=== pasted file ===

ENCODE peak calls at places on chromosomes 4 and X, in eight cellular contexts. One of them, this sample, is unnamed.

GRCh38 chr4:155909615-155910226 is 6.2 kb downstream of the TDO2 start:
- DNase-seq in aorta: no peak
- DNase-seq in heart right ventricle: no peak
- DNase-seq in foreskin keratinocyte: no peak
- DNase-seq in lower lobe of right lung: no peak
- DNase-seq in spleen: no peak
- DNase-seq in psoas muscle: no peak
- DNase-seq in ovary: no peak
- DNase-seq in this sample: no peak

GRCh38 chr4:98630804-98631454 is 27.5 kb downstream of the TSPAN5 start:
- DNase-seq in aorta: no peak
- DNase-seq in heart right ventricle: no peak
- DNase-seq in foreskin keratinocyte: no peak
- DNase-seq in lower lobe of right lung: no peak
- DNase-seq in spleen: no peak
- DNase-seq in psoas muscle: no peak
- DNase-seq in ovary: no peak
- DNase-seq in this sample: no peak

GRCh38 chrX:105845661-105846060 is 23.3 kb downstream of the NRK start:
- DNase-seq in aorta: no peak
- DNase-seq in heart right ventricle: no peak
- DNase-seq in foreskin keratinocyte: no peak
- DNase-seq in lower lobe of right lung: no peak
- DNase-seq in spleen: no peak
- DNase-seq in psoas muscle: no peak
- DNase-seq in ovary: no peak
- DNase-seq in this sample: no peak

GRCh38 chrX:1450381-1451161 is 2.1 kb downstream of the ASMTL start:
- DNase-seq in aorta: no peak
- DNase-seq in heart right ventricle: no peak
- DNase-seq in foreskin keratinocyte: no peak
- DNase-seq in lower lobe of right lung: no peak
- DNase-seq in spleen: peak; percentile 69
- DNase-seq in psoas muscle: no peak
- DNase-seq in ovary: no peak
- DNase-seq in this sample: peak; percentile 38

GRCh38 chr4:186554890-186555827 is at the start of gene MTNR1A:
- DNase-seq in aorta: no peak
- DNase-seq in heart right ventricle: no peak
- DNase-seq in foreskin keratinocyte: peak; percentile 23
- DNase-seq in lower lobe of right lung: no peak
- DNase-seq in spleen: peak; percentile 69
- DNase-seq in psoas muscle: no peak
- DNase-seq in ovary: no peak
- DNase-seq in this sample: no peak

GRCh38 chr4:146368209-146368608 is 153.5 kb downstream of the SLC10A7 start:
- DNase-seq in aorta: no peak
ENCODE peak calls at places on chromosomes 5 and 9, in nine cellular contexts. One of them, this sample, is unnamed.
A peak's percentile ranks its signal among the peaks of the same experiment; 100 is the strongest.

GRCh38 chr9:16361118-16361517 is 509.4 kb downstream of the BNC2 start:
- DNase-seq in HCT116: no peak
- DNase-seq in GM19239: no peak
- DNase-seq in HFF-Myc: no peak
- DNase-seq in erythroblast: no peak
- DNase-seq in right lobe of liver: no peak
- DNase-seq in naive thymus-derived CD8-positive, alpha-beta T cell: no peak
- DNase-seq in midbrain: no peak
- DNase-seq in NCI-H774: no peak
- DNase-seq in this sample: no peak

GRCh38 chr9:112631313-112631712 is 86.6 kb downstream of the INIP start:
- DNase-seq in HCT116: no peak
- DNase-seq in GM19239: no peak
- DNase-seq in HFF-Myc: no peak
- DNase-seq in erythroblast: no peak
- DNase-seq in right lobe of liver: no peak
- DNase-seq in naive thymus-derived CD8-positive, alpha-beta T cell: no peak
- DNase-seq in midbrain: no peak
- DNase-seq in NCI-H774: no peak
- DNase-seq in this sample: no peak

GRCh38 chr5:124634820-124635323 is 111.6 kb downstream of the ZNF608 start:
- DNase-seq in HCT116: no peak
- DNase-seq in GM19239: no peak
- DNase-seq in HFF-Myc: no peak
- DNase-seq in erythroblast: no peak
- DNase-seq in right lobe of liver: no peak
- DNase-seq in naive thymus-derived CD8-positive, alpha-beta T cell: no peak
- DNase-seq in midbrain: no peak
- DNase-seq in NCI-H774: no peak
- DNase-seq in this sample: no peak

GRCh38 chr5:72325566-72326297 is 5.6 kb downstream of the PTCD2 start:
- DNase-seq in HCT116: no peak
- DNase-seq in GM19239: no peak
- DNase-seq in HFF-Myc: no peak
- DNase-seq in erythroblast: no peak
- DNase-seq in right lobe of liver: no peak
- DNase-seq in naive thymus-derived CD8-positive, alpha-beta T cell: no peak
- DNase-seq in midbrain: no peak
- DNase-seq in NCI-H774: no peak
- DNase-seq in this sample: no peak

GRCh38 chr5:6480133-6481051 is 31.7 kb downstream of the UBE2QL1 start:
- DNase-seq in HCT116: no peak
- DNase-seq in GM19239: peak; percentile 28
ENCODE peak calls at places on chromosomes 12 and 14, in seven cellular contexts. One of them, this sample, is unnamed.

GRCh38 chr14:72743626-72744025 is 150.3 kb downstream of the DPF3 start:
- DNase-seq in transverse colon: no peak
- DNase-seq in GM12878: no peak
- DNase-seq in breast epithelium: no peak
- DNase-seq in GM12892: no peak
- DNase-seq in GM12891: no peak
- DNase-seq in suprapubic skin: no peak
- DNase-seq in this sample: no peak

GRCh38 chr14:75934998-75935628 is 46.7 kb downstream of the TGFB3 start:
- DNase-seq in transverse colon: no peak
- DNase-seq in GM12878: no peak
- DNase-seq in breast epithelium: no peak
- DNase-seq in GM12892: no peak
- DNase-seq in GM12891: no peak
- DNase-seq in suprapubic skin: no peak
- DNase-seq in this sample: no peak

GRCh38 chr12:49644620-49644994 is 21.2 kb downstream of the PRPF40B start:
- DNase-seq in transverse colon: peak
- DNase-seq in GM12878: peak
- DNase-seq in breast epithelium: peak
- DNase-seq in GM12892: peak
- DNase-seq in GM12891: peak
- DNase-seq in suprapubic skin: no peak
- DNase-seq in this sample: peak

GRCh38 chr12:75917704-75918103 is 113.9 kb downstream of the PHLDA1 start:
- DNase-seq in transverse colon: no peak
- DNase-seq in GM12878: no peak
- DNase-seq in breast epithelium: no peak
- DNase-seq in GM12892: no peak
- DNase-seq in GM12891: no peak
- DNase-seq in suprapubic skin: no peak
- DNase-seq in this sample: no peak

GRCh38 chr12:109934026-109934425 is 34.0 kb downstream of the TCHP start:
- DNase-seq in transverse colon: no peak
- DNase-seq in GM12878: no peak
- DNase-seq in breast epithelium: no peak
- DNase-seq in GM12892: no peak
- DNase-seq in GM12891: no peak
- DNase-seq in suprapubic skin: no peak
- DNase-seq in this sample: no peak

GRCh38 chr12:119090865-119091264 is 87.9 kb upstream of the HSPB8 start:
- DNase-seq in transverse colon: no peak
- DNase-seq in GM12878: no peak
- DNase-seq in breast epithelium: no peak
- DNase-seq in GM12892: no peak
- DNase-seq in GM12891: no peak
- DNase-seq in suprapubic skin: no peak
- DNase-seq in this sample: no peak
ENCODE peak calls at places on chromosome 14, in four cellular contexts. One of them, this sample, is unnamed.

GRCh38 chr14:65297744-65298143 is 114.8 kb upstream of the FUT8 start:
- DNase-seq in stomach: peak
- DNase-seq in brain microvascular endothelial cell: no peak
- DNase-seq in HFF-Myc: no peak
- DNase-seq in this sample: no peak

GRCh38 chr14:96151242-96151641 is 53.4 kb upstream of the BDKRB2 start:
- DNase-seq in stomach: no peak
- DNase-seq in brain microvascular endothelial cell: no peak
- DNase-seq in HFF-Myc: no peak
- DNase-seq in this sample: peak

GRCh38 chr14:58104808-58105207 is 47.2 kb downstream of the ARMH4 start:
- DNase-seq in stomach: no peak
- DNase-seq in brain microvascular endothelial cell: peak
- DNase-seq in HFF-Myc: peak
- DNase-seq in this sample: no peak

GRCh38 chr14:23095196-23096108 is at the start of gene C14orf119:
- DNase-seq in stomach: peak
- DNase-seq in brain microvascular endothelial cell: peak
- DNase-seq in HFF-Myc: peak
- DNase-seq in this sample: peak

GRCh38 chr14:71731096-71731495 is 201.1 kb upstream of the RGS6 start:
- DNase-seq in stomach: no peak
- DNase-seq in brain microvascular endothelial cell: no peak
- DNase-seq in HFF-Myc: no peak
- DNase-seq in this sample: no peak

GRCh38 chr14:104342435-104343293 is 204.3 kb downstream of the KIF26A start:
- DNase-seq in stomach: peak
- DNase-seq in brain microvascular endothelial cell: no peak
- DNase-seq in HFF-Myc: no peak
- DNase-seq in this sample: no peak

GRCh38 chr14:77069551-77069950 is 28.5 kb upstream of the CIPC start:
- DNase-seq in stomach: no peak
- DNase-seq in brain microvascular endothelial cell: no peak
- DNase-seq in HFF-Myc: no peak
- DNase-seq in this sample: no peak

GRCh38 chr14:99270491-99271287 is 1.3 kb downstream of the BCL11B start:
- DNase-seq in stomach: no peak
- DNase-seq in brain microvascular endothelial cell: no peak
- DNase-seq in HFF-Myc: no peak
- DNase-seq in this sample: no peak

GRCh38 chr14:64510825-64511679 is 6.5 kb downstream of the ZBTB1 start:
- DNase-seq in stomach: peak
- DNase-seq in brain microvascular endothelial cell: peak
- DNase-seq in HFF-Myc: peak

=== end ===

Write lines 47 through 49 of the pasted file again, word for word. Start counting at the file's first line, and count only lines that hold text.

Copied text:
GRCh38 chr4:146368209-146368608 is 153.5 kb downstream of the SLC10A7 start:
- DNase-seq in aorta: no peak
ENCODE peak calls at places on chromosomes 5 and 9, in nine cellular contexts. One of them, this sample, is unnamed.